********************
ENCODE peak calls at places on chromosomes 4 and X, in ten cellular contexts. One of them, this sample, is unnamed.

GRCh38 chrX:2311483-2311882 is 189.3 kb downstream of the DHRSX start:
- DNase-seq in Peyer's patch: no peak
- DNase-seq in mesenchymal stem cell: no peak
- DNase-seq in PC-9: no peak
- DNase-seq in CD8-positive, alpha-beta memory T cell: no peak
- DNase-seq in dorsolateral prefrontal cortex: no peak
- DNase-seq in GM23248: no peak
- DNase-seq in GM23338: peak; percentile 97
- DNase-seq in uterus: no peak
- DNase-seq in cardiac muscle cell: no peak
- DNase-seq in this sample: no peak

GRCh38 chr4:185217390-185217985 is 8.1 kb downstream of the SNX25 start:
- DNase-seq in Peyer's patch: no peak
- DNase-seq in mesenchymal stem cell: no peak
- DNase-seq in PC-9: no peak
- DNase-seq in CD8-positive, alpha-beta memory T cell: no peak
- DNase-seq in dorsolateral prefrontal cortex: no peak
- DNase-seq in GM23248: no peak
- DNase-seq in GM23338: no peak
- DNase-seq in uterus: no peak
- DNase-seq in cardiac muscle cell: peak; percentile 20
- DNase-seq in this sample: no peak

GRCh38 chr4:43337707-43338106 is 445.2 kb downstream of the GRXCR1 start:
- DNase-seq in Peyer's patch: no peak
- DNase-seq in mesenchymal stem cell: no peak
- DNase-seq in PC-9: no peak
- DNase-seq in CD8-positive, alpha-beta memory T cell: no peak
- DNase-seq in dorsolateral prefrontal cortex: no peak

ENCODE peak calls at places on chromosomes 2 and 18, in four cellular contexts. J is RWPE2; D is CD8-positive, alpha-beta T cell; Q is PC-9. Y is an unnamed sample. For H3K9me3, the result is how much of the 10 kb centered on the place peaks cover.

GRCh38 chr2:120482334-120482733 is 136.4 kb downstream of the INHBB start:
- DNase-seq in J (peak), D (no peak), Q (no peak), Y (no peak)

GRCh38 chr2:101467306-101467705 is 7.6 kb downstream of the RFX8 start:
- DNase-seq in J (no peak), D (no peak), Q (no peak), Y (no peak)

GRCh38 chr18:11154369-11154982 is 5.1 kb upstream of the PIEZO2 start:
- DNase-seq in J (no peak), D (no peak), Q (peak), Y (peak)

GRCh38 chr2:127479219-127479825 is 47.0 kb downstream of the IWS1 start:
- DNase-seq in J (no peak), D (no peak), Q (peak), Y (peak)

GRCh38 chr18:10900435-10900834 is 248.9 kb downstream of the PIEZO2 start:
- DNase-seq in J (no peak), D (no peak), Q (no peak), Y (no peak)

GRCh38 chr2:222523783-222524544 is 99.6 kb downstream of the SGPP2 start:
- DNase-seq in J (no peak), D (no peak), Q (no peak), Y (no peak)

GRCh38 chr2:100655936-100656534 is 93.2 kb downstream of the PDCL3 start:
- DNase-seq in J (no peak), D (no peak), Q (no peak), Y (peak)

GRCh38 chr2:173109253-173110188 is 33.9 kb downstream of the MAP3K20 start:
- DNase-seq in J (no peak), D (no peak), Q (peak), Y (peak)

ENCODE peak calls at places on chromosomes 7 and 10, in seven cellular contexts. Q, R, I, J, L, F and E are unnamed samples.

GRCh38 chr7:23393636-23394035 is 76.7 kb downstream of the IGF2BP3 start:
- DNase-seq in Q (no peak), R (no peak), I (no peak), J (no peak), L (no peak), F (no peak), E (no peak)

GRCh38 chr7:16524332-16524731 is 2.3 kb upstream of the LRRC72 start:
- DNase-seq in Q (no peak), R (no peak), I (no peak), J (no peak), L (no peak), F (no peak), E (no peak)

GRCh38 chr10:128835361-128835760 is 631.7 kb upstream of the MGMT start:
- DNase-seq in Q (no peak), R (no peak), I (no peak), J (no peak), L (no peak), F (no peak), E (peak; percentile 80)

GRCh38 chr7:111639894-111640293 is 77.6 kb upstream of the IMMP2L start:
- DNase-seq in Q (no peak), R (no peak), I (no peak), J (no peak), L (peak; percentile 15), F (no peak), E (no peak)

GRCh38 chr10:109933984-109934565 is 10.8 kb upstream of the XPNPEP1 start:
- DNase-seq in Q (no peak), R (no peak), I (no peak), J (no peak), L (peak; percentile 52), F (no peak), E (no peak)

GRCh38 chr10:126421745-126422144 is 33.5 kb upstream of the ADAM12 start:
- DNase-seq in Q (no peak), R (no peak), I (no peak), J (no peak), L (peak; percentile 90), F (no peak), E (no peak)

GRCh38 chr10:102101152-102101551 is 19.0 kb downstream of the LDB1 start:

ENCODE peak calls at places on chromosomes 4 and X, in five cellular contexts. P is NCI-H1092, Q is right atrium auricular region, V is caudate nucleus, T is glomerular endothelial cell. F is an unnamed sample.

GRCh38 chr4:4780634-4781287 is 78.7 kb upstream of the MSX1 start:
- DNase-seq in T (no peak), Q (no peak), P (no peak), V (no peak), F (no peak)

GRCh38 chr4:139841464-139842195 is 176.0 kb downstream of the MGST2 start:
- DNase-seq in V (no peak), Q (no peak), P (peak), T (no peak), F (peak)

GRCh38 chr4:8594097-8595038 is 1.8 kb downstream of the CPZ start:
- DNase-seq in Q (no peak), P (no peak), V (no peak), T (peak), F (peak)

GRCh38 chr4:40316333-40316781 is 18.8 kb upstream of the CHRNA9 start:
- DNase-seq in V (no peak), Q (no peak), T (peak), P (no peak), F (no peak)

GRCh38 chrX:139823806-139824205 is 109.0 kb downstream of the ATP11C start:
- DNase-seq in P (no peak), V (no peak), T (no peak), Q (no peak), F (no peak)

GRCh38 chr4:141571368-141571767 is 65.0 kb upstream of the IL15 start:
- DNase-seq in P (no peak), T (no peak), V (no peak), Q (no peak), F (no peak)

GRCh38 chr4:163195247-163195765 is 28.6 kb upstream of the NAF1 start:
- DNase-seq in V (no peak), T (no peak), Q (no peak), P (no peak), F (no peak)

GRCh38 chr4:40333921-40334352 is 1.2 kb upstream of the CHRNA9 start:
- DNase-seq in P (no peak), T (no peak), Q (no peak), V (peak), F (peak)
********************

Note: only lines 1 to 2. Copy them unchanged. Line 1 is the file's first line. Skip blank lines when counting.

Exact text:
ENCODE peak calls at places on chromosomes 4 and X, in ten cellular contexts. One of them, this sample, is unnamed.

GRCh38 chrX:2311483-2311882 is 189.3 kb downstream of the DHRSX start: